In a country facing endemic corruption in resource and service delivery, losing such a concrete concession program seems an unconscionable risk to many.
The reality is that the ones who benefit the most from the subsidy are also those who can afford to absorb an increase, but because fuel subsidies look so much like a benefit, most people believe they are being short-changed.
Students and workers have been particularly riled at the impost and staged protests around the country when Yudhoyono introduced cuts in his final term. They are vocal once again as President Jokowi introduces the new price increases.
Yet such a move so early in the game could make him deeply unpopular and really create a frenzy – IMF mandated fuel subsidy cuts were part of Suharto’s final undoing, resulting in riots that eventually overthrew him.
Jokowi however, has stuck to a clear platform to address poverty and overhaul the economy and he is determined to phase out fuel subsidies across his four year term.
He said he would tackle poverty, he said he would upgrade infrastructure, he said he would improve the economy and he has logically gone after the most obvious example of misplaced funds that will free up the budget to implement real, nation changing reform programs.
Jokowi now faces stiff resistance from those who have the most to lose from a redistribution of luxury concessions but also from those who believe it is cheap fuel that keeps the cost of living down.
The hard part is getting people to understand that fuel subsidies are not normal and are contributing to the wealth divide that drives the rich/poor polarity.
An increase in the price of fuel will have immediate effects, it will push the price of food and other commodities up, but this will level out as funds are redistributed.
After all fuel subsidies made up 55 percent of total subsidies in 2011, a mind boggling amount that should be spent on pulling Indonesians out of poverty, and savings from cuts can be used to stall inflation in the aftermath of a fuel increase when there is some upheaval while the market settles.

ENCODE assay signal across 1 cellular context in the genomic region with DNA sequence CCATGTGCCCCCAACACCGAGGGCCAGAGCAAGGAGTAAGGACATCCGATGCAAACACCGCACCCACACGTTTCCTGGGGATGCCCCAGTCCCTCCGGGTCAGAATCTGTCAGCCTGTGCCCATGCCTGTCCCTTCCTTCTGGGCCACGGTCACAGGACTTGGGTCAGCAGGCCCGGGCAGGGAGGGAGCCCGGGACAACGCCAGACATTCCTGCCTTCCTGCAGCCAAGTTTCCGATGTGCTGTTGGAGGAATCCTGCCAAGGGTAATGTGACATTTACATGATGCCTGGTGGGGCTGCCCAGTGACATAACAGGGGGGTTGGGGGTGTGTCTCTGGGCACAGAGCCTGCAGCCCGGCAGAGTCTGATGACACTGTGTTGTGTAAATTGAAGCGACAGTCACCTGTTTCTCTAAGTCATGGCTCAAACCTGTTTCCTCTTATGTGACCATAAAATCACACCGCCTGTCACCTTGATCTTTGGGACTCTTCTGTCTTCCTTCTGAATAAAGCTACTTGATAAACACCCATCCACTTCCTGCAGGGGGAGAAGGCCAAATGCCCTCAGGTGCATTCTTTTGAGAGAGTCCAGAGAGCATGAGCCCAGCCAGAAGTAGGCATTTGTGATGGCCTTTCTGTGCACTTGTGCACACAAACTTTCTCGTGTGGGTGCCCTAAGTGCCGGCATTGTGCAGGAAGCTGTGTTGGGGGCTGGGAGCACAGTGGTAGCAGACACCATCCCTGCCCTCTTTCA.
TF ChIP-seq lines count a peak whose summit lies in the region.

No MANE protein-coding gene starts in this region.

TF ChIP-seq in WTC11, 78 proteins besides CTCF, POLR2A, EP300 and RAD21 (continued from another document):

But is Jokowi’s plan any different from Yudhoyono’s and will he have success in eroding fuel subsidy dependence?
SBY was hesitant to take the plunge but in 2013 lawmakers voted in favour of a revised budget and, amid violent protests, fuel increased 33 percent.
SBY set aside $900 million for cash hand-outs to poor families but Jokowi said he will not do this because the money is spent frivolously on things like phones and phone credit rather than saved.
Instead he wants to encourage people to bank their money, so he will make funds available for withdrawal from banks using a welfare card.
Jokowi will use the $9 billion in savings to support farmers, fisherman and workers and to build roads and establish basic infrastructure like irrigation.
Not only will programs like this assist productivity, it will make transportation and doing business in Indonesia much more efficient – and society far more fair.
Spending money on programs that improve people’s quality of life and ability to become productive will allow for greater social mobility, a less prominent wealth divide and ultimately a stronger economy.
If Jokowi is to achieve a market based rate within four years, he will need to reduce dependency gradually, during low inflation periods, while at the same time making sure savings are distributed to transparent reform programs with tangible benefits.
If the Indonesian people can see what they are getting and where the money is going, Jokowi can rebuild public trust and administer a budget that adds value not just to the economy but to people’s lives.
Lauren Gumbs is a postgraduate Human Rights student and Director of Social Media at the Indonesia Institute.